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02/17/2004 Archived Entry: "New exploits"
Well, that didn't take long. Someone has already found a new vulnerability in the leaked Windows source code, and has written a proof-of-concept exploit (intended to show that the vulnerability is real, but not to spread or to do damage). Someone else has written a proof-of-concept exploit for the MS04-007 flaw reported last week.
On the social engineering front, a new email scam tries to convince you that you're under "police investigation" and you should visit a "federalpolice.com" website. Merely clicking on that link will take you to a web page that attempts to install a keylogging program, whose purpose is to capture your bank account number and password. This seems to be strictly a Windows vulnerability (all versions), but everyone should play it safe and not click on strange links.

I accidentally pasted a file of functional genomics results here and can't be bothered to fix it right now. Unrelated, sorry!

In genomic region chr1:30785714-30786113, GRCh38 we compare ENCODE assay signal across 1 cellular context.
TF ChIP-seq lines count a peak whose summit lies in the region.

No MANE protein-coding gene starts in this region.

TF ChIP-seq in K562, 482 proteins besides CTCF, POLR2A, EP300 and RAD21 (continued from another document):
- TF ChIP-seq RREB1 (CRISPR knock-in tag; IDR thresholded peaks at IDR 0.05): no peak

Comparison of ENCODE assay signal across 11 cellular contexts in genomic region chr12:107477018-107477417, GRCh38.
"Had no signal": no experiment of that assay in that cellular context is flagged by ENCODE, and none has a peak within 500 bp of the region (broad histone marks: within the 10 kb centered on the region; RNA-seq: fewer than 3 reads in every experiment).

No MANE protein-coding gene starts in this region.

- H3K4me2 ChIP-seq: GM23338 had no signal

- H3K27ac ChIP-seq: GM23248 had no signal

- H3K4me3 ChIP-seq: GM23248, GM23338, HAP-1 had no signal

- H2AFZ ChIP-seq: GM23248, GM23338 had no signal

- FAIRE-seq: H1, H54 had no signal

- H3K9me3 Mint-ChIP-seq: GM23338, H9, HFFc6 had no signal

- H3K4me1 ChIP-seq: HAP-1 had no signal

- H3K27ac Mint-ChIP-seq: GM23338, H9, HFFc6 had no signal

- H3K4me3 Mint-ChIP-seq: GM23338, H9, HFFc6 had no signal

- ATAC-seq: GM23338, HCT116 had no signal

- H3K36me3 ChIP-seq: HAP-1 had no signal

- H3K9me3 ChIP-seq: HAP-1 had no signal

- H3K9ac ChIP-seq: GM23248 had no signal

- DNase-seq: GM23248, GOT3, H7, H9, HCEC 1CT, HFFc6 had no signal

You might recall the web browser bug that let "phishing" web sites put a phony URL in your browser's status bar. A new trick is to create a pop-up window with images of the status bar and address window replacing the real ones. To help detect this, in Mozilla/Netscape, go to Preferences > Advanced > Scripts & Plugins and disallow most of the "Allow scripts to:" options. (Many valid scripts need cookies, so you'll probably want to leave those options enabled.) I'm not sure Opera has this option, but the appearance of Opera is so different from other browsers that the phony address bar would be immediately obvious. I suspect this is targeted strictly at Internet Explorer users, who seem to have no defense against this attack other than common sense. Don't click on a link in an email claiming to be from PayPal, or a bank, or a credit card company.